OneMain Holdings has gained a two-notch ratings promotion for its second overall subprime securitization of cash-out refi auto loans.
Moody’s Investors Service on Tuesday issued a provisional ‘Aa3’ senior note rating to the OneMain Direct Auto Receivables Trust 2017-1, a $299.95 million five-note series backed by secured, direct vehicle loans originated at the branches of its subsidiary, Springleaf Finance Corp. (SFC, d/b/a OneMain Financial).
Last July, OneMain offered up a $900 million bond package in its 2016-1 offering (upsized from its originally proposed $430 million) that received an ‘A2’ from Moody’s for the Class A tranche.
Last summer’s transaction was also rated at a medium investment-grade level by Standard & Poor’s (‘A+’ long-term). The 2016 deal received upper-grade ratings from both Kroll Bond Rating Agency (‘AA+’) and DBRS (‘AA’).
One major factor in climbing up Moody's ratings ladder is the boost in hard initial credit enhancement of 31% for the senior notes - compared to 21% in last year’s deal.
But Moody’s also reports that OneMain’s direct auto loan managed portfolio, now sized at $981 million, has continued to build a good track record of outperforming the more standard purchase loans in the subprime area, as well as OneMain's line of hard-secured personal loans that are also originated in more than 800 OneMain/Springleaf branches.
Moody's reports that OneMain applies a more “rigorous level” of underwriting, in which the loans are built based on a borrower’s disposable net income. The loans are typically shorter (averaging 54 months) compared to straight-purchase subprime auto loans, and the company also promotes accelerated payments that allow customers to take out renewal loans that let them re-borrow against their car’s equity for cash needs.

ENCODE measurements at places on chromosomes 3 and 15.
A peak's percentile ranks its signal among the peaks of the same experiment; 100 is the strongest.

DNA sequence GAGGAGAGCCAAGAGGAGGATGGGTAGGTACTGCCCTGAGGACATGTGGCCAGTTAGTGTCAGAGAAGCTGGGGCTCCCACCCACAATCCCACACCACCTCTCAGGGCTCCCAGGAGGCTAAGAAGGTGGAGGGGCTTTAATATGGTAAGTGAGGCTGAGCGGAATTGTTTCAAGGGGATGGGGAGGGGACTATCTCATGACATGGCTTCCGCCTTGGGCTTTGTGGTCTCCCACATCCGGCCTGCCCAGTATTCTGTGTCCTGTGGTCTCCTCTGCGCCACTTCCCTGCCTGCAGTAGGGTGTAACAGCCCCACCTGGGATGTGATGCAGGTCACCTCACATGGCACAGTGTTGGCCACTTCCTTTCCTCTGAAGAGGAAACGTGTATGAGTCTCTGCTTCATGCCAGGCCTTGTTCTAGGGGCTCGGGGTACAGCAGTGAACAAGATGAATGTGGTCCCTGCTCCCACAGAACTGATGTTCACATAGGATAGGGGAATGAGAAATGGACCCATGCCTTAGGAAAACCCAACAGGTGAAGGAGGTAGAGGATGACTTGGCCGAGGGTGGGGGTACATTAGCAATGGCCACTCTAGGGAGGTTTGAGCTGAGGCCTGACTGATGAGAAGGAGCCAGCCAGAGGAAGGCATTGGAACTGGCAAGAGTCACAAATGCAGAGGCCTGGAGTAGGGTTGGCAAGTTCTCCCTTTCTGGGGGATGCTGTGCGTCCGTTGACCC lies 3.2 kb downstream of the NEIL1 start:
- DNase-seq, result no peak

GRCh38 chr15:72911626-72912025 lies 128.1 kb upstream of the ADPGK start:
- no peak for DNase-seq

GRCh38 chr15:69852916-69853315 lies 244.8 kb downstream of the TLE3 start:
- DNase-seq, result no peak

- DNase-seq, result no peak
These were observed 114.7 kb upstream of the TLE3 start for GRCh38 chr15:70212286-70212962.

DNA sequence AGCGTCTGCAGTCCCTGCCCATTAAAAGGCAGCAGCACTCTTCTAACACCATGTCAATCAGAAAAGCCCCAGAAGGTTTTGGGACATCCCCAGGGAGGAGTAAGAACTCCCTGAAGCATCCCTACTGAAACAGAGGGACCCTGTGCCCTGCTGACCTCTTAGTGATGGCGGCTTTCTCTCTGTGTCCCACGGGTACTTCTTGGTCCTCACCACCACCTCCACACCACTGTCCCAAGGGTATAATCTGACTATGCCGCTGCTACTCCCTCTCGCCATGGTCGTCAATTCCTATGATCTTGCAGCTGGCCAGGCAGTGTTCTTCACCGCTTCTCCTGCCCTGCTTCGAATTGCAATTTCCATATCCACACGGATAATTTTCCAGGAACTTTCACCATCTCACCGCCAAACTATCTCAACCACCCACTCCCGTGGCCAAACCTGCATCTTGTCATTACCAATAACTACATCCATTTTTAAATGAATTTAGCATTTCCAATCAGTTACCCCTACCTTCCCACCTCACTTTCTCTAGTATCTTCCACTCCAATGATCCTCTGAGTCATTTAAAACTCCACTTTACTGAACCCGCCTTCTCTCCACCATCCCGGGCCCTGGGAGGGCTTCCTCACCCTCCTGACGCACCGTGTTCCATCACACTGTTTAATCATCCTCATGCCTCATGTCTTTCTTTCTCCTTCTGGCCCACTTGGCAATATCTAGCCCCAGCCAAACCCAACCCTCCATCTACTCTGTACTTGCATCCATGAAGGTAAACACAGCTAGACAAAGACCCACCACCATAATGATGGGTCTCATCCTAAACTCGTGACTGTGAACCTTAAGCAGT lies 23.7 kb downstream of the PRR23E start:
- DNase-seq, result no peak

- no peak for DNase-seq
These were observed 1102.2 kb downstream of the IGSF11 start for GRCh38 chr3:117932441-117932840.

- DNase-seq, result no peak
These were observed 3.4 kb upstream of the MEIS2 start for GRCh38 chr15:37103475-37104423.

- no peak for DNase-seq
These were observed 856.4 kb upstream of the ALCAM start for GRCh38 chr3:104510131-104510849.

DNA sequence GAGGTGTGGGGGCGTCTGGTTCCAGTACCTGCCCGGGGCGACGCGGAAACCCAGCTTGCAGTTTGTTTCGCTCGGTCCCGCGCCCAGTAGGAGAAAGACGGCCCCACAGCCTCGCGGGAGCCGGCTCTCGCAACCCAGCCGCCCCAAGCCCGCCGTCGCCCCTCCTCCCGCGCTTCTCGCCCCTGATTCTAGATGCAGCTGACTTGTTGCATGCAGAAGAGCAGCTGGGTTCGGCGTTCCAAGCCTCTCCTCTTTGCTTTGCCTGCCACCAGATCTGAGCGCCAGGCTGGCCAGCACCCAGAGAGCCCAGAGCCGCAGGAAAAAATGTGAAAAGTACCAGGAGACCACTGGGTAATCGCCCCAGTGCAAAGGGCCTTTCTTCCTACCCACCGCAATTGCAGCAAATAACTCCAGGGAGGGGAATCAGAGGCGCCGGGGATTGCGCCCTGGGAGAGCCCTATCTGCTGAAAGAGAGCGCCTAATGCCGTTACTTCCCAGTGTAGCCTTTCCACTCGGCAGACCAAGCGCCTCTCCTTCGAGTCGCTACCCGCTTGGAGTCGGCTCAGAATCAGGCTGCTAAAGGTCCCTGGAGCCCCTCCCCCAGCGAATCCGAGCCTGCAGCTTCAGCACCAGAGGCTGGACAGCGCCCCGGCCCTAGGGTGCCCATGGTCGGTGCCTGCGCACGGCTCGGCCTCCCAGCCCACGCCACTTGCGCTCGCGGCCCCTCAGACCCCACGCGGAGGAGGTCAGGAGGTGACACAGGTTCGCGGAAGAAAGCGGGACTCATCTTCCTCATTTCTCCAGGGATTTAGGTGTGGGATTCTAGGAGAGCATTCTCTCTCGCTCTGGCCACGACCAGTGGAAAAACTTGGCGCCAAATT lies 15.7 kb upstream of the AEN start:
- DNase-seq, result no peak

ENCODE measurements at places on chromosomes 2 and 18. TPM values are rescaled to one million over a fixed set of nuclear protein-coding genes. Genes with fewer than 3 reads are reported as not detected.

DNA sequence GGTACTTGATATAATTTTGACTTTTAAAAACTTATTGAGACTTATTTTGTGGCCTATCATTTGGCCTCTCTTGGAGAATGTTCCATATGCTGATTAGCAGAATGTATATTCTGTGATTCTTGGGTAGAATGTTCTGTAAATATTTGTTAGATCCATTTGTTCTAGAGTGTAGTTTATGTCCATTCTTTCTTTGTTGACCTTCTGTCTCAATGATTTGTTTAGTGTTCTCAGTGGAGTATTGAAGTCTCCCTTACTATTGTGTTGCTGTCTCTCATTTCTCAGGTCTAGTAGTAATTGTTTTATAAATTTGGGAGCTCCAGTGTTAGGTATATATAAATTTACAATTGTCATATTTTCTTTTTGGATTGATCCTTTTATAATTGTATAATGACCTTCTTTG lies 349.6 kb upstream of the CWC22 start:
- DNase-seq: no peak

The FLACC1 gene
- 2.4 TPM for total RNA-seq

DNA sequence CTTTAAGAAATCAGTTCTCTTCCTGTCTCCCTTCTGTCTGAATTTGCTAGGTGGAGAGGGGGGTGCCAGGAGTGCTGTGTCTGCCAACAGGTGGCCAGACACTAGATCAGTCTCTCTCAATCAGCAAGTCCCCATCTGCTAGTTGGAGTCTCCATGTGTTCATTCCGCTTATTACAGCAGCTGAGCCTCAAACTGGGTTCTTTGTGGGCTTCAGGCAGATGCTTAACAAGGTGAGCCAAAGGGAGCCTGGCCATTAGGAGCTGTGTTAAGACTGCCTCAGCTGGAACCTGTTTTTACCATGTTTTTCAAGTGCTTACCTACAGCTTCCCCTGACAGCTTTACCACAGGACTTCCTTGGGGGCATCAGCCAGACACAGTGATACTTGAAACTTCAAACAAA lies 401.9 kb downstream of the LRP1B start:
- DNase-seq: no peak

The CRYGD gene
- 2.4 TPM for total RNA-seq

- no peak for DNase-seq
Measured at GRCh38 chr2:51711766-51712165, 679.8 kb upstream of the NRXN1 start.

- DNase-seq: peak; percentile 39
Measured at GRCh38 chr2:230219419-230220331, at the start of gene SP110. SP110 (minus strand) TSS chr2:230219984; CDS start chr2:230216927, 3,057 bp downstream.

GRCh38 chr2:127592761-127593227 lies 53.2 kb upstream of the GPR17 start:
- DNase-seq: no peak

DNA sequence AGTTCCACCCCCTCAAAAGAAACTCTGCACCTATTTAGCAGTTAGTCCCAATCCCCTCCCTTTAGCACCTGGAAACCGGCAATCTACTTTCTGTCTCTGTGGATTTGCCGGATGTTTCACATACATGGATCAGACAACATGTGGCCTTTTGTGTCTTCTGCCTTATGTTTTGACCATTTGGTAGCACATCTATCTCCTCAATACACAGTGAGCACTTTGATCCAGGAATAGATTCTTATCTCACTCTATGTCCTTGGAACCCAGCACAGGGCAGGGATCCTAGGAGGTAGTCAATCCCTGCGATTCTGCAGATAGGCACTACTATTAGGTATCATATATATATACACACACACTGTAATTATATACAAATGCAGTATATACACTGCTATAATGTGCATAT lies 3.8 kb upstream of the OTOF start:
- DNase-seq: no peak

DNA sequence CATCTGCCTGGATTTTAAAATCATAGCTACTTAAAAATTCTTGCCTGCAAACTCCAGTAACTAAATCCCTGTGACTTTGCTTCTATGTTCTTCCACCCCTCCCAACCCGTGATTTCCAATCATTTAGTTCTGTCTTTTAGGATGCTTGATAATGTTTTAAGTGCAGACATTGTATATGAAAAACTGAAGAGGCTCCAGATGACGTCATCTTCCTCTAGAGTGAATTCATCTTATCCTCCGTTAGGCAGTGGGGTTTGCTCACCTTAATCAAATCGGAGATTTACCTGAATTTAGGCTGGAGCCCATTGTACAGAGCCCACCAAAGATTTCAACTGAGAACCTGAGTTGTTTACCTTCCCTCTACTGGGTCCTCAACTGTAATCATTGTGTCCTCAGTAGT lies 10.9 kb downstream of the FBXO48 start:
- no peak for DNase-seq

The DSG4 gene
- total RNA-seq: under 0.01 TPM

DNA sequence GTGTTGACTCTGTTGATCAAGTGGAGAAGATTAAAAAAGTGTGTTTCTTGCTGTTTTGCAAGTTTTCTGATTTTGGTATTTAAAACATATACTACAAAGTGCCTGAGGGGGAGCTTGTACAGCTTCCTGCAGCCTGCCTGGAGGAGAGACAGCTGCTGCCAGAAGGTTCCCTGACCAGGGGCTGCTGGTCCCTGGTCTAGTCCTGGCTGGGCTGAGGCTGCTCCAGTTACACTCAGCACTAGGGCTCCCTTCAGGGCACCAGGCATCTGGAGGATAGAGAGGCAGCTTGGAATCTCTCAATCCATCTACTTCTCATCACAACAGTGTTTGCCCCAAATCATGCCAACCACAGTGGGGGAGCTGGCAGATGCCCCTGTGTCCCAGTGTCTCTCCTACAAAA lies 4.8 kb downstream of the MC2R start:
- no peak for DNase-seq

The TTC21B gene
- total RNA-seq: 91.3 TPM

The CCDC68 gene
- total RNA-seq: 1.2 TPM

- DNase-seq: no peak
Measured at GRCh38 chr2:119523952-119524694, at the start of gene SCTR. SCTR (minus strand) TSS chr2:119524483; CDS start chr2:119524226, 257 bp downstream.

“As long as SFC [OneMain] ... continues its renewal practice, the transaction will benefit from a lower rate of default and a shorter period of exposure to negative credit events,” according to Moody’s report.
Cash-out refis comprise nearly 80% of the company’s direct auto loans (with an average APR of 18%) that refinance vehicles with existing liens. The company also offers a small portion of purchase loans and refi loans that do not include cash-out options for customers. OneMain also has a sliver of customers who take refi loans on cars they own “free and clear” from lienholders.
Moody’s noted some risks continue for OneMain's niche loan offering. Nearly all the vehicles that serve as collateral for the loans are used, are five years old and carry underwater loan-to-value numbers (the weighted average LTV of the pool is 116%) that reduce recoveries for repossessed cars.
Moody’s also warns a risk in the borrowing base itself that attracts illiquid consumers (an average FICO of 610) that have to turn to high-rate renewable loans to garner cash. (The loans have an an average size of $13,656).
Moody’s is maintaining a cumulative net loss estimate of 7% for the pool, similar to the 2016-1 deal.
The pool has a revolving feature that allows additional loans to be added to the collateral.
In deference to U.S. structured finance risk-retention standards, OneMain will hold investments in 5% of each the class of notes to be issued (a “vertical” retention strategy).